Gull Bay was a corporation that was wholly-owned by the Gull Bay Indian band; its objectives included improving the social and economic conditions of members of the band. One of the key objectives of the corporation was to provide band members with job skills and training, and to this end Gull Bay established a commercial logging operation that would provide employment to band members. The commercial logging operation earned a profit, however, the Federal Court found the corporation to be exempt from tax under paragraph 149(1)(l) of the Act because earning a profit was not a purpose of the corporation:
"The social and welfare activities of the plaintiff are not a cloak to avoid payment of taxation on a commercial enterprise but are the real objectives of the Corporation."
The Association may have, at one time, fit within the parameters of the Gull Bay decision (although this is not clear); in any event, this is no longer the case. The profit earned by the Association is no longer incidental to its otherwise not-for-profit activities; instead, the Association appears to be a for-profit enterprise, operating in direct competition with taxable businesses, within the guise of a not-for-profit organization. Although the Association's ultimate aims may be laudable, it has a profit purpose and does not qualify for the exemption from tax provided by paragraph 149(1)(l) of the Act. In this it is no different from any for-profit business that decides to provide its profits to a worthwhile cause; such a business is only eligible for a reduction in tax to the extent that the donation is a gift to a registered charity (or other eligible donee) and a charitable donation receipt is obtained.
To expand on the comments above, the fact that its profits are earmarked for a worthwhile cause does not make an entity exempt from tax. We note that this "destination of funds" test has been rejected on several occasions by the courts for both charities and not-for-profit organizations. Most recently, the Tax Court of Canada in BBM v. HMQ, 2008 TCC 341 commented:
"The Crown's position is that an entity will be established and operated for a purpose other than profit only if its income is used to advance a public purpose of some sort. It does not seem appropriate for the Court to add a destination of funds test or requirement to discern purpose as advocated by the Crown. The Federal Court of Appeal rejected a destination of funds test for discerning qualifying purposes of charitable organizations in Earth Fund v. M.N.R., 2003 DTC 5016 (F.C.A.). Justice Bowman, as he then was, rejected a destination of funds test in Otineka Development Corporation Limited v. H.M.Q., 94 DTC 1234 (T.C.C.), at 1237, for discerning qualifying purposes of not-for-profit entities. The Supreme Court of Canada had earlier done the same in M.N.R. v. St. Catharines Flying Training School Ltd., 55 DTC 1145. See also Gull Bay Development Corporation v. H.M.Q., 84 DTC 6040 (F.C.T.D.), and Tourbec (1979) Inc. v. M.N.R., 88 DTC 1439 (T.C.C.). If a destination of funds test is not a bright line test to qualify for charitable purposes or to qualify for not-for-profit tax-exempt status, it is not obvious to me why it should be for disqualifying non-profit entities of tax-exempt status.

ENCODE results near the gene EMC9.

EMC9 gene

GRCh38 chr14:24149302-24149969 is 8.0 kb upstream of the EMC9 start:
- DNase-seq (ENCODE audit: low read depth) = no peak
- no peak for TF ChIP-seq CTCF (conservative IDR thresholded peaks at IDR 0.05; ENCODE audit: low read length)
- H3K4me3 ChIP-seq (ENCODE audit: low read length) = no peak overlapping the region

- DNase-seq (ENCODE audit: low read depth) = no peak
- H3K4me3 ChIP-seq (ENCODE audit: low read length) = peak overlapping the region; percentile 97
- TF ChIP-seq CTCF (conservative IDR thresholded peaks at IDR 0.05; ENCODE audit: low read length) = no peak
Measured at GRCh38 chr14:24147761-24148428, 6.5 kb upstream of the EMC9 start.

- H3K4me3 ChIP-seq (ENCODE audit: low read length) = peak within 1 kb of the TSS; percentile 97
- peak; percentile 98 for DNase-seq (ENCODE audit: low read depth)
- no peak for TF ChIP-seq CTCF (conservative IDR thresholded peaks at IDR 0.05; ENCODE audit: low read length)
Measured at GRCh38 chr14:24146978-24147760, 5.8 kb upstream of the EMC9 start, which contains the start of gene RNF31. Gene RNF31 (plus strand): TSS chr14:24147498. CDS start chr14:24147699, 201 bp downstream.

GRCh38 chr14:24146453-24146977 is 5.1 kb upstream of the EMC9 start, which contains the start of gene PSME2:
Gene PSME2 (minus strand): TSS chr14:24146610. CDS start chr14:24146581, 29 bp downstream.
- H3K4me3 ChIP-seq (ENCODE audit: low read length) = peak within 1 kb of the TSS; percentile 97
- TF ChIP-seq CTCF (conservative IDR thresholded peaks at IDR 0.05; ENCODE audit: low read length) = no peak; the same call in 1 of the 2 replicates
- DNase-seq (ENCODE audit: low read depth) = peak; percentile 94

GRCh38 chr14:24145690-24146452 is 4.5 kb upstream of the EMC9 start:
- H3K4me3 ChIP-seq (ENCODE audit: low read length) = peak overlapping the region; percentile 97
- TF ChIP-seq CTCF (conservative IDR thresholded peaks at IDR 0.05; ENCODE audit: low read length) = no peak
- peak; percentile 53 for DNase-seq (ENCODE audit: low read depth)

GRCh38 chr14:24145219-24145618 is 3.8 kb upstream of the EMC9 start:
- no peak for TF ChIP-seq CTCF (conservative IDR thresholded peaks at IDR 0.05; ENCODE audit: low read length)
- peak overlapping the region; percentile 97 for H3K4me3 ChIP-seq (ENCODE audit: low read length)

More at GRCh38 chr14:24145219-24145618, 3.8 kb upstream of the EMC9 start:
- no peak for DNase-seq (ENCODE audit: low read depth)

"It is clear from such cases as Woodward's Pension Society, Otineka, and Tourbec that an entity cannot qualify for the paragraph 149(1)( l) exemption if it is unable to accomplish the objectives for which it was established unless it realizes profits with which to do that. In Woodward's Pension Society, the entity could not help fund pension benefits unless it made a profit on its trading in securities. In Tourbec, the entity could not provide travel for students at less than cost unless it made a profit on its sales to others. In Otineka, the entity could not fund other native organizations unless it made profits on its real estate development activities. BBM is not in such a position and does not fail this threshold test."
We understand from the documents provided and from our conversations with you that the XXXXXXXXXX . You have asked us to comment on the application of CBIA for the taxation years under review. To the extent that the comments in CBIA are applicable to the Association's situation for the taxation years currently under review, we are of the view that they tend to support the conclusion that the Association is a for-profit organization. In CBIA, the court accepted that CBIA did not have a profit purpose on the basis that CBIA's involvement in commercial and investment activities was directly connected to its not-for-profit objective of providing insurance at cost to members (the nature of the organization as an insurer was relevant). In contrast, the Association is earning significant profits from activities that no longer appear to be directly connected to its not-for-profit objectives. In particular, it is difficult to see how the XXXXXXXXXX operations, as described, are connected to the Association's original objective of promoting "employment of XXXXXXXXXX .
In conclusion, in our view, the Association likely did not qualify for the exemption from tax pursuant to paragraph 149(1)(l) of the Act for the taxation years under review. The scope of the profitable activities of the Association and the lack of connection between these activities and the not-for-profit objectives of the Association indicate that the Association has a profit purpose as well as not-for-profit purposes. XXXXXXXXXX .
We trust that these comments will be helpful to you. Please contact us if we may be of further assistance.
Non-Profit Organizations and
Financial Sector and Exempt Entities Division
Income Tax Rulings Directorate
Legislative Policy and Regulatory Affairs Branch